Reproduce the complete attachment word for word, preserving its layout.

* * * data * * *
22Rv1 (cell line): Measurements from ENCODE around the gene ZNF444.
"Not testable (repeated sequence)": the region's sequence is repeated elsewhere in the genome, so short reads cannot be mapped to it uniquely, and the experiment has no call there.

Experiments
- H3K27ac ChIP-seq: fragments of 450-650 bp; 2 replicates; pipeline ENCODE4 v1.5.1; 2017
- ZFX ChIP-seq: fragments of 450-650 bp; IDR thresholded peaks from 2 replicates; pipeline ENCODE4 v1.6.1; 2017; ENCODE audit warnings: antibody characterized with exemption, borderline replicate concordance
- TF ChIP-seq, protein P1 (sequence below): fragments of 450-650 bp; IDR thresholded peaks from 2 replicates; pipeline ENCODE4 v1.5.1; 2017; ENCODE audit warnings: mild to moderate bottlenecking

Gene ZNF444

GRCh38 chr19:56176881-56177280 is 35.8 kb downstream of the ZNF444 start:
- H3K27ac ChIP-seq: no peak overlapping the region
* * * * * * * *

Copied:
22Rv1 (cell line): Measurements from ENCODE around the gene ZNF444.
"Not testable (repeated sequence)": the region's sequence is repeated elsewhere in the genome, so short reads cannot be mapped to it uniquely, and the experiment has no call there.

Experiments
- H3K27ac ChIP-seq: fragments of 450-650 bp; 2 replicates; pipeline ENCODE4 v1.5.1; 2017
- ZFX ChIP-seq: fragments of 450-650 bp; IDR thresholded peaks from 2 replicates; pipeline ENCODE4 v1.6.1; 2017; ENCODE audit warnings: antibody characterized with exemption, borderline replicate concordance
- TF ChIP-seq, protein P1 (sequence below): fragments of 450-650 bp; IDR thresholded peaks from 2 replicates; pipeline ENCODE4 v1.5.1; 2017; ENCODE audit warnings: mild to moderate bottlenecking

Gene ZNF444

GRCh38 chr19:56176881-56177280 is 35.8 kb downstream of the ZNF444 start:
- H3K27ac ChIP-seq: no peak overlapping the region